Humans of TRACTION: Luke Iles
It will highlight how they came to be involved in our organisation.
Their stories are unique and deserve to be shared.
I was born in Brisbane but went straight to a little town called Oakey, just outside of Toowoomba. I lived there until I was 12. It’s a small population town and if you’re not in the army or working at the abattoir then there seemed to be no real reason to be out there. Out of the 20 odd houses in my street I was lucky that I had 3 boys my age that loved riding bikes. Every day was just spent riding around and staying out of trouble.
I was lucky to be sent to private school in Toowoomba, however I hated school from day one. Mum said I would just want to jump back in the car and go home as soon as I got there. It just wasn’t for me; school was full of things that I just didn’t see being of any benefit. When I was 12, I moved to the Sunshine Coast, it was different, and I didn’t really know anyone. We didn’t even have a house yet, but I was already learning to surf, so I would spend most of my time on the beach. School was different, I went from an all-boys school to a co-ed school. I had no idea how to get along with girls so that was interesting. I was lucky that I had a teacher that realised I didn’t really want to be there and helped me to see that there were other options. I got into as many courses as I could. By the end I was only really at school one day a week but was at TAFE 2 nights a week trying to get enough points to graduate.
Finding the dream job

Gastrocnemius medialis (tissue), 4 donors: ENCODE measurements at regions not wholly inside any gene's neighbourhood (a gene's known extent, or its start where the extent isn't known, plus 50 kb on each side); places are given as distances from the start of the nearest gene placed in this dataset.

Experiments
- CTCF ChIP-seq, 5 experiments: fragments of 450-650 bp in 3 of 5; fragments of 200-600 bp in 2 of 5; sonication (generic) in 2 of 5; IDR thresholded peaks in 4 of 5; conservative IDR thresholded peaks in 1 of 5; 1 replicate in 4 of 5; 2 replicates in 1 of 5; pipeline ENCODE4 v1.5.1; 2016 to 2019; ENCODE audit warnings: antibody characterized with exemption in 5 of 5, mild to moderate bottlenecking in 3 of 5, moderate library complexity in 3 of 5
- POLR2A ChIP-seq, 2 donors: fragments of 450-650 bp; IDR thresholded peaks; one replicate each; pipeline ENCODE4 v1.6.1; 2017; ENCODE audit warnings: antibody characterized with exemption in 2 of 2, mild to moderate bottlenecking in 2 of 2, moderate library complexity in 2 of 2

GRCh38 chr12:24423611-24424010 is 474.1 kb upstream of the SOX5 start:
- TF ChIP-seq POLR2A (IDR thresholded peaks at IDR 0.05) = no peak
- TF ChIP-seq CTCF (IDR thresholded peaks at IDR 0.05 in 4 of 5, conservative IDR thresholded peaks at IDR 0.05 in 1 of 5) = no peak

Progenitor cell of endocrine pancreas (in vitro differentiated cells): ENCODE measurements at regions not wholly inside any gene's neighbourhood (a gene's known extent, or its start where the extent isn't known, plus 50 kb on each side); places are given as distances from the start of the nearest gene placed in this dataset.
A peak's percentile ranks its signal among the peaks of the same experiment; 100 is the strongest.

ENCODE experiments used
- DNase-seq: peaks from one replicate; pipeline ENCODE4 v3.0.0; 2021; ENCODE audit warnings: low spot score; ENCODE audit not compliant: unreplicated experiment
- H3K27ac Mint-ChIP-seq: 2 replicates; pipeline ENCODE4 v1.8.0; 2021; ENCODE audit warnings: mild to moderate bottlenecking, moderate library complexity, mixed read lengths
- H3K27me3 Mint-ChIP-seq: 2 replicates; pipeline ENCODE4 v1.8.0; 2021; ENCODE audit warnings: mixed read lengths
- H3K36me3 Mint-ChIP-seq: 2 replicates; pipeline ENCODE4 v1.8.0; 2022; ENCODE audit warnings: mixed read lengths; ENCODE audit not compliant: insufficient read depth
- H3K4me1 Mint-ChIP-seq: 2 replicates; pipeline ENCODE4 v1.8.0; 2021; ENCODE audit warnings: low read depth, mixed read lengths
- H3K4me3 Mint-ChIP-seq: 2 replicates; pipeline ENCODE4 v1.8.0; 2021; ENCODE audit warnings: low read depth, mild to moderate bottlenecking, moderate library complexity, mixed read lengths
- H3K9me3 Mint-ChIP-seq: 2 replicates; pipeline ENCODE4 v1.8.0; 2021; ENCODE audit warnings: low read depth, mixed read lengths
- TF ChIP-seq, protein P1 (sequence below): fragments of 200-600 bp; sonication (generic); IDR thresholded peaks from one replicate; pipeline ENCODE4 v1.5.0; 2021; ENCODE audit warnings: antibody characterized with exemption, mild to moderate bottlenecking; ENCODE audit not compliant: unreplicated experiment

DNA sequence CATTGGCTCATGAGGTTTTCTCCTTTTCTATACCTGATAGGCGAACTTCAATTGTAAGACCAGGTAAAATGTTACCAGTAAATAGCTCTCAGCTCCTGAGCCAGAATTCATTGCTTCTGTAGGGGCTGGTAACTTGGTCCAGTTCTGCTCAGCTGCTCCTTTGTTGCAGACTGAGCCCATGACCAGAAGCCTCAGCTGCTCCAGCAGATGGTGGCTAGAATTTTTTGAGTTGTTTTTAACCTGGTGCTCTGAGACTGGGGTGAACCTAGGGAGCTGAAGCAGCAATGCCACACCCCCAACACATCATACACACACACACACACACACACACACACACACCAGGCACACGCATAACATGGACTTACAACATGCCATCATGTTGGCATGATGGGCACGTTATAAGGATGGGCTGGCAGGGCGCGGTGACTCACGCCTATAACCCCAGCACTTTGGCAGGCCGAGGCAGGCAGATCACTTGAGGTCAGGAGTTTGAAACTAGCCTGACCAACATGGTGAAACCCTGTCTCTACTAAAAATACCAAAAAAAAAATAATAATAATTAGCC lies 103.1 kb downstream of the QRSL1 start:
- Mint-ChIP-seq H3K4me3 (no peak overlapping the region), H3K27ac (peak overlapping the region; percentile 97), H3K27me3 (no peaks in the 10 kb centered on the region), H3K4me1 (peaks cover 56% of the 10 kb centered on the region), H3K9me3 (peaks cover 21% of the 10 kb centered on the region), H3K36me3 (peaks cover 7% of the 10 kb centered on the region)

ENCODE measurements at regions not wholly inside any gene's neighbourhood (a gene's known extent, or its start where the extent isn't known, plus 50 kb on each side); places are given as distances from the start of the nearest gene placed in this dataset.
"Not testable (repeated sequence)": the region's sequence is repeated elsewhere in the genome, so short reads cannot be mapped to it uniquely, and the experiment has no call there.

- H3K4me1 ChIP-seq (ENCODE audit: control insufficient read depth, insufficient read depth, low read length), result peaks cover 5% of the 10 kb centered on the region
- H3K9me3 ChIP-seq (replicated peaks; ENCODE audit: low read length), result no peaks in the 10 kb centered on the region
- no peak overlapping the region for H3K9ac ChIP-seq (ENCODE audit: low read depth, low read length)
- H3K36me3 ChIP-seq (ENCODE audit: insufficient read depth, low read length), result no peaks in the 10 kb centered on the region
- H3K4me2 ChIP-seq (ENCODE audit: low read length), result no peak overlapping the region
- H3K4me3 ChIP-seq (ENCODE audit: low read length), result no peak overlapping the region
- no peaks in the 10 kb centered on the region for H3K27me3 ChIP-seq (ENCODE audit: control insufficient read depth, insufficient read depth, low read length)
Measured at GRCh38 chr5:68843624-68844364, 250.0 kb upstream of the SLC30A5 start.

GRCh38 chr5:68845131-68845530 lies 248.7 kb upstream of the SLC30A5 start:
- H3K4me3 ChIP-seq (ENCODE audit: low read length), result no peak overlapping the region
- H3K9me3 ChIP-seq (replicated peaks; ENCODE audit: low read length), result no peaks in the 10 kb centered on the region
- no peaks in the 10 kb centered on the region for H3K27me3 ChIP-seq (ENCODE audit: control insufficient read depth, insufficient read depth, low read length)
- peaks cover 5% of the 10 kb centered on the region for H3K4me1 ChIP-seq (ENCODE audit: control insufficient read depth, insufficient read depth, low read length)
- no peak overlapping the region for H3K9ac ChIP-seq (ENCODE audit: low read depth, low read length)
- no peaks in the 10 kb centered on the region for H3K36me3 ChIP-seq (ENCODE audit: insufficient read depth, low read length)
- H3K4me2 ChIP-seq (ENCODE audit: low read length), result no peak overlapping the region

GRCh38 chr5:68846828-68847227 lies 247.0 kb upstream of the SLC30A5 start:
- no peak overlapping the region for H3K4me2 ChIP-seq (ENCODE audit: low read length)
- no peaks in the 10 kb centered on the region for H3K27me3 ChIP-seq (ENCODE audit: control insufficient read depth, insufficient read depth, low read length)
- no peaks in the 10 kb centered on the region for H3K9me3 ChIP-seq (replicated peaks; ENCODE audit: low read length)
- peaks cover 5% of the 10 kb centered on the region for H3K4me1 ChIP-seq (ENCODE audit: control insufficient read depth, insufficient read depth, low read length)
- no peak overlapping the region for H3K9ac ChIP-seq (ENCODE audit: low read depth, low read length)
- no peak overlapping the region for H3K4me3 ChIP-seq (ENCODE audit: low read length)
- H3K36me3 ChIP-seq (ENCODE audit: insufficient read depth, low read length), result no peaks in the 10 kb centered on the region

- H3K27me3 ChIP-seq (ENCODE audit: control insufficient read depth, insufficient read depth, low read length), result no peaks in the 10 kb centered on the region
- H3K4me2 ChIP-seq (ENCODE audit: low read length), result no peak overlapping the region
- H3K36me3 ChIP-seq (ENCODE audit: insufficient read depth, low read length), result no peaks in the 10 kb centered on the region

I did a bunch of different jobs after school, there is quite a list. I eventually ended up in security, all night club work and it really sucked.
I then moved into working in Corrections in prisons. I learnt a lot about myself and about different people. Everyone has their story and a single misstep can send you down a different path.
I needed a change and went from Corrections to the Army, started basic training and got a couple of weeks in and realised it wasn’t for me. I was dealing with some things that I hadn’t really addressed before.
I thought I had my life planned out prior to leaving the Army. I was living out of home, had some money saved for a house, long term girlfriend, good stable income. All of a sudden I had no money left, was back at home living with my mum again, no girlfriend, no real job qualifications and thinking “what now?”. I had envisioned this perfect life with the white picket fence and the ideal job doing something I enjoy but now feeling rock bottom and having nothing.
I needed to step back and re-evaluate what I wanted to do. I went back to security because it was easy, but it didn’t make me happy. I was making minimum wage with no ambition to do anything.
Funnily enough, I saw a Netflix documentary called “Last Chance U” which was about young people playing football in America. A lady named Brittany Wagner was trying to help these young kids get through their education so that they could go onto university and play football at a higher level and maybe get job afterwards. I saw how much passion she had for it. I wanted to do that. I decided to help young people who’ve made mistakes or have had a rough life, and show them how they can be everything they want to be. I didn’t know how I was going to do that, but I wanted to do it. Youth Work clicked in my head and spent some time researching and started my TAFE course.